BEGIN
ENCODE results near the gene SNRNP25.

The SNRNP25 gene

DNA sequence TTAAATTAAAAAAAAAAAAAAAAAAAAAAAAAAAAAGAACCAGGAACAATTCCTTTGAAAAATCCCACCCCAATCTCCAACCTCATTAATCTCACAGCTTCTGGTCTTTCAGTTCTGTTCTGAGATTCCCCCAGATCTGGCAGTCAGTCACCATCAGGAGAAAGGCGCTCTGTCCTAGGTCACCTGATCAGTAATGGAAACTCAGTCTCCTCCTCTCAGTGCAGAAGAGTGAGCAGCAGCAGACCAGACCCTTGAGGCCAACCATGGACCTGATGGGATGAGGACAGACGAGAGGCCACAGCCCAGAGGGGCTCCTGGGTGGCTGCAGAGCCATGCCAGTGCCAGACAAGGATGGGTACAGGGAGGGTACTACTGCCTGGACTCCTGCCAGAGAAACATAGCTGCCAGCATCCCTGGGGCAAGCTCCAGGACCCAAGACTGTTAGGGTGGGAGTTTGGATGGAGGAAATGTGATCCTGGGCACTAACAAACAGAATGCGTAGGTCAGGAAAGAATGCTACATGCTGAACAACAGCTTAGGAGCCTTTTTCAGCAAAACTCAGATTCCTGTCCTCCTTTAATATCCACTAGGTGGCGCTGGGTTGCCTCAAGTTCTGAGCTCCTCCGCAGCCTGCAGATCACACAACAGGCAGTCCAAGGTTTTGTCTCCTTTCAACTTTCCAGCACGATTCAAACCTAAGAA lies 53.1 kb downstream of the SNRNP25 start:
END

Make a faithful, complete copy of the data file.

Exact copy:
ENCODE results near the gene SNRNP25.

The SNRNP25 gene

DNA sequence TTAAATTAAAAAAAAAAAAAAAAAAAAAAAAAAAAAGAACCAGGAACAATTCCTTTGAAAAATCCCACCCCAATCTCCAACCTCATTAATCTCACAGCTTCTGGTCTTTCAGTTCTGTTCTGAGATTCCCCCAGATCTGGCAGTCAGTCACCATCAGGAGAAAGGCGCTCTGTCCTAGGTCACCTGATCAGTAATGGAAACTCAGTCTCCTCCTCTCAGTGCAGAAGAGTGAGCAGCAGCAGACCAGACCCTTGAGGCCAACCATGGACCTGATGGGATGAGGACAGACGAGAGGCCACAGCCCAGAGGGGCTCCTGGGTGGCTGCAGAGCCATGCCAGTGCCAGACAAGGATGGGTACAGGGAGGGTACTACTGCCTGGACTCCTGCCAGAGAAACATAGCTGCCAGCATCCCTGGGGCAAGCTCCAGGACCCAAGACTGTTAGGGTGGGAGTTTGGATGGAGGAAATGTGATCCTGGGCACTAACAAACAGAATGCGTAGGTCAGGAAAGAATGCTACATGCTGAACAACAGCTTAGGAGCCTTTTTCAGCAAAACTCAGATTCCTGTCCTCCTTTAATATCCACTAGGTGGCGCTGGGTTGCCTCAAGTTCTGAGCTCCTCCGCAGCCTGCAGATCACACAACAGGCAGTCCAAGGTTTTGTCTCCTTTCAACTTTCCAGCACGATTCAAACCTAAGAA lies 53.1 kb downstream of the SNRNP25 start: